Starting to dislike cyclists


by Michael Smith



I've been riding my bike around in New York for oh, twenty years or so. But after all this time, I'm starting to dislike cyclists, and it's the West Side riverfront path that's done it.

Back when we were all fighting the cars on the street, I felt a certain sense of solidarity. But now that we've got this dedicated -- or sorta dedicated -- space, I'm finding that a lot of us are, well, assholes.

There's a certain population of cyclists -- and you know who I mean: they're all togged out in head to toe spandex, and of course they're wearing helmets, and they usually have pretty nice bikes. But the main thing about them is, they're going fast. They're feeling the burn. They're in training. They're pushing the envelope, reaching deep inside for that last extra -- oh, you supply the rest; I'm not very good with all this Leni Riefenstahl jockspeak.

Whatever it is they're doing, they think it's pretty important, and they think everybody else should get the hell out of their way. In fact, they are Drivers On Bikes.

They can't stand it that there are erratic inline skaters, moms pushing baby carriages, Japanese tourists taking pictures, or even elderly low-end cyclists like me cluttering up the path. They whiz past with an inch to spare -- just like that Guido in the SUV who nearly killed you on Sixth Avenue last week. They yell abuse at you -- they have to yell because they can't honk -- any time you violate some bike path vehicle code that exists largely inside their heads. I'm sure this vehicle code is both complex and fluid, but I'm also sure its fundamental commandment reads, make way for me me me.

In short, they can't stand it that they are in a public space, in a city, and have to share it with all kinds of people who couldn't care less about going fast on a bike -- people who are unlike them, in other words. They are suburbanites at heart. That whole messy, anarchic, mixed-up urban thing drives them crazy. What they really want, I think, is a kind of New Jersey Turnpike for bicycles -- a limited-access bike-o-bahn.

Oh, a lot of it is the DoT's fault, of course. The path is horribly designed. It's so horrible that I don't know where to start. It's not a street -- there are no motor vehicles on it, except the four or five dozen cop cars and Parks trucks that you pass every time you ride on it. (And then there are the horse cops and their shit, or rather, the horse cops' horses' shit -- I don't think the cops themselves are shitting on the pavement, though with cops, you never really know.)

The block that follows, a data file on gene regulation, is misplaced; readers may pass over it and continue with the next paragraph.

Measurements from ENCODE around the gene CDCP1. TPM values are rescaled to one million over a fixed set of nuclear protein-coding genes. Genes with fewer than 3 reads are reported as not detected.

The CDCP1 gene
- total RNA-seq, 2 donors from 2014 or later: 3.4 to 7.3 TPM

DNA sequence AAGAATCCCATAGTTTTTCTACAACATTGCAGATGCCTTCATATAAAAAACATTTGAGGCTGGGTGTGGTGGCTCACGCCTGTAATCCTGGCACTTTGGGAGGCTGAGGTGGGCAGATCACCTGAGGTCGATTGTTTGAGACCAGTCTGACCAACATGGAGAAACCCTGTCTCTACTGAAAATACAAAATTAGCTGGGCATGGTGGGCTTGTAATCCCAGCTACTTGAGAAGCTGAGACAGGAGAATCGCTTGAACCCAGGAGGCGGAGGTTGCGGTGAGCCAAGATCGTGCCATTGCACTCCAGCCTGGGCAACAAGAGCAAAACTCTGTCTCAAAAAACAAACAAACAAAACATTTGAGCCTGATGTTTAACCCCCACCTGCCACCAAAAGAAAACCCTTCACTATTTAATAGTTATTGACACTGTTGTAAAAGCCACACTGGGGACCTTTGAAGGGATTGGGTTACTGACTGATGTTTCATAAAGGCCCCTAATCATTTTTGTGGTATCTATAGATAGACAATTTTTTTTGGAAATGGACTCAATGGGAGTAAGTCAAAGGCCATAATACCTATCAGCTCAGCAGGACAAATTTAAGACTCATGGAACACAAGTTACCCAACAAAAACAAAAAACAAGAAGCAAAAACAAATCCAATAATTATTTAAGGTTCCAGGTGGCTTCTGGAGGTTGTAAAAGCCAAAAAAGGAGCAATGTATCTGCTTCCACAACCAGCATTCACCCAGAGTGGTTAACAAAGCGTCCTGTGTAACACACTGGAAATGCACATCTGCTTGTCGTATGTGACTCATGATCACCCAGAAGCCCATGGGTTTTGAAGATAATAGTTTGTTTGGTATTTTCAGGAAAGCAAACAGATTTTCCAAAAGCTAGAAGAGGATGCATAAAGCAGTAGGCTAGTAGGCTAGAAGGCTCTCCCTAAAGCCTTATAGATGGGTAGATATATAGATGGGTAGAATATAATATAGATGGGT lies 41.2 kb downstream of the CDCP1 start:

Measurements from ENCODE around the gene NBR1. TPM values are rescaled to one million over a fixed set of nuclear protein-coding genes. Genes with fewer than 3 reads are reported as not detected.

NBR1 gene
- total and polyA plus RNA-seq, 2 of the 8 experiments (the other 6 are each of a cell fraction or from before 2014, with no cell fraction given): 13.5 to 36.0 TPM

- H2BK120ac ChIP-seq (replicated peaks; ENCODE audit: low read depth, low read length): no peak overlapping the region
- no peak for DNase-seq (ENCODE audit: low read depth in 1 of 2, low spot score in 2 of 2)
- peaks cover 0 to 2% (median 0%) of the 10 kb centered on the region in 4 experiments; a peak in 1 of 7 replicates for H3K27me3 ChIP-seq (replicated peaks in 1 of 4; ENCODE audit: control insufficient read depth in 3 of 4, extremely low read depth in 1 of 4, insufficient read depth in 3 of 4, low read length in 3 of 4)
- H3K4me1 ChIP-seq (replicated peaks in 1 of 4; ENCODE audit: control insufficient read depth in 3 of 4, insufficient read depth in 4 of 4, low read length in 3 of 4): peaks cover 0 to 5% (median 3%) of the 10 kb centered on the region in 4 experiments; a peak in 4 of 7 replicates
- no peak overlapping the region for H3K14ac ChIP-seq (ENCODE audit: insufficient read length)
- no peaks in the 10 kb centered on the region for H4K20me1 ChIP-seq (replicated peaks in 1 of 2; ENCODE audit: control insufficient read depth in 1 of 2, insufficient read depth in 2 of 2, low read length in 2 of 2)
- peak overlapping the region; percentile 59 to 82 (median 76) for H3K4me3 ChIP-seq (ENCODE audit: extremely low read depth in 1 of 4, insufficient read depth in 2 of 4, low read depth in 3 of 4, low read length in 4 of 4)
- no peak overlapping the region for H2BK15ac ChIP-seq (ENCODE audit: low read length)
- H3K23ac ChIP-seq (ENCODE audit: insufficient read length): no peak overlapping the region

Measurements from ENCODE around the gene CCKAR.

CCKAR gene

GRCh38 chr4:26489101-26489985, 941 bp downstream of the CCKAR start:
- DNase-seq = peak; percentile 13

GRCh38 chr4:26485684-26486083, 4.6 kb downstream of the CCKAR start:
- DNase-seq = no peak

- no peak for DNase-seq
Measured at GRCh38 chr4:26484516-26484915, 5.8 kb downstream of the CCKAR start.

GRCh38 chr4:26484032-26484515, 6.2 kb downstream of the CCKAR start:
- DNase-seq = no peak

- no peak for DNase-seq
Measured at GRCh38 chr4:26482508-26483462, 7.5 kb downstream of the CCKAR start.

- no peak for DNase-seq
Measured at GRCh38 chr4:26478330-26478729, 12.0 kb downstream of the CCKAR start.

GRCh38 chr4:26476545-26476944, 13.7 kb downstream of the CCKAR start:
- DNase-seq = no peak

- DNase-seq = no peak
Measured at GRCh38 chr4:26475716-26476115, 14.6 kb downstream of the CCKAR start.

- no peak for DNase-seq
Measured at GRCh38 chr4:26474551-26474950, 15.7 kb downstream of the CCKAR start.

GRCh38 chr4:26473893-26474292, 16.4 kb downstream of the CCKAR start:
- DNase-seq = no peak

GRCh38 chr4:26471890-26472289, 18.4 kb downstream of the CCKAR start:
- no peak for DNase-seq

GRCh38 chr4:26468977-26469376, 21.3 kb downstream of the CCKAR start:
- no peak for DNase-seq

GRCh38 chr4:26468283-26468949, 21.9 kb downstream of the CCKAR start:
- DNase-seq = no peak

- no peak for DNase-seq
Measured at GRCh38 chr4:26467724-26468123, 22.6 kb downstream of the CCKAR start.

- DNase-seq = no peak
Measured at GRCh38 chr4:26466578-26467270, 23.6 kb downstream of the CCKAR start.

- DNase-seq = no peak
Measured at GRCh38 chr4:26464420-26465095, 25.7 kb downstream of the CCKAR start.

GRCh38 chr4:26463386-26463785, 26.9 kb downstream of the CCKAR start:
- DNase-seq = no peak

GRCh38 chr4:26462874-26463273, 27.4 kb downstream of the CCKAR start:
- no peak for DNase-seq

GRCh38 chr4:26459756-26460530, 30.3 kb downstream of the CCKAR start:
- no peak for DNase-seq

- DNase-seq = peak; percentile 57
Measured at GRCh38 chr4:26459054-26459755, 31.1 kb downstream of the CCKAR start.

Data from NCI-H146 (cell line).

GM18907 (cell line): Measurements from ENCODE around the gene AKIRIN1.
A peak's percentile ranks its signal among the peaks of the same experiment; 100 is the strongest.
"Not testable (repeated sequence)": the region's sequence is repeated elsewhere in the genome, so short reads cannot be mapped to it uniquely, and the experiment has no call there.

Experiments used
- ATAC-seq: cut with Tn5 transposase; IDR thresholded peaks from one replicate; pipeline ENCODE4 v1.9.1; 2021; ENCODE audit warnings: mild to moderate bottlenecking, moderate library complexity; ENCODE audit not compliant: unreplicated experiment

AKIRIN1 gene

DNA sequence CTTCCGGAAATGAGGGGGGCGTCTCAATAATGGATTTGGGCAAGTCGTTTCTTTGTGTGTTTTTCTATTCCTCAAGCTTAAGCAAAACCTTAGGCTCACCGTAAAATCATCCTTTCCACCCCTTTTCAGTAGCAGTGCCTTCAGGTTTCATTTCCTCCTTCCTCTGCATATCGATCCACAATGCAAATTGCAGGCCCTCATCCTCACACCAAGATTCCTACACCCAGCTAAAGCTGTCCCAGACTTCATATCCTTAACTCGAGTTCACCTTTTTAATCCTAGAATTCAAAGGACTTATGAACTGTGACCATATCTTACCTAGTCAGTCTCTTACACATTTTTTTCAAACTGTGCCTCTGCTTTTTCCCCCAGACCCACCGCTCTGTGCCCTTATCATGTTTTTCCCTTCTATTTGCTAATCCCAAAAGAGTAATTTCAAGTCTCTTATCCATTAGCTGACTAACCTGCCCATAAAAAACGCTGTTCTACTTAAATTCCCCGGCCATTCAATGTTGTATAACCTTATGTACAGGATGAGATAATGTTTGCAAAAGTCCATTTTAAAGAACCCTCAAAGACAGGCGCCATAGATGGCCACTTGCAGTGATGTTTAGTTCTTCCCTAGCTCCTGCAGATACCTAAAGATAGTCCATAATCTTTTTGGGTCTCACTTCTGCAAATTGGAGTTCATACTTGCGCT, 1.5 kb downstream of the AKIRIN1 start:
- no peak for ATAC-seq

Anyway, shit or no shit. it's not a street, exactly. But it's not a public square either. It has some disturbing road-like qualities: lane stripes and pavement hieroglyphs, and a wildly complex, Talmudic system of grade separation -- pedestrians here, bikes there, except for the next two hundred feet, where hey, let's switch! It has stoplights -- sweet little things with red and green bike designs in the lens, very pretty and Christmassy.

But they're like, toy stoplights. Santa Claus Land. The eensy, knees-up theme-park steam train. Are they a joke, these bikelights? One of those complicated, ironical, New York jokes that regular Americans just don't get? Or does somebody really think we're going to stop for them? There's something that just doesn't compute about a bike red light. Worse than that, they're dangerous -- suppose some driver some day took it into his head to believe them?

But old jokes are the best jokes, and we're used to idiocy on DoT's part. It wouldn't be a big problem for cyclists if we all had a good, mutinous, urban attitude about it. On the contrary, it would be a source of delight -- the way every workplace has a designated jerk that everybody makes fun of. We'd just laugh at the stop lights, and give the finger to the indignant, honking drivers. And we'd all feel like comrades or co-conspirators or something.

Alas, into this hypothetical Eden enter the Drivers On Bikes. And as cyclists are so fond of saying about each other, these jerks spoil it for everybody. There's no solidarity among the drivers on bikes; there's only the baboon-hierarchy pissing contest of who can pass whom.

Oh, I know, competition is the great American religion; but this isn't America, fortunately, it's New York -- where one hand washes the other and even Italians have rabbis. Where did these whippet-like exotics, these endorphin-crazed Lance wannabes, come from? And wherever it is, will they please go back there -- or anywhere? Will they -- please God! -- move to fucking Scarsdale as soon as their kids are born?


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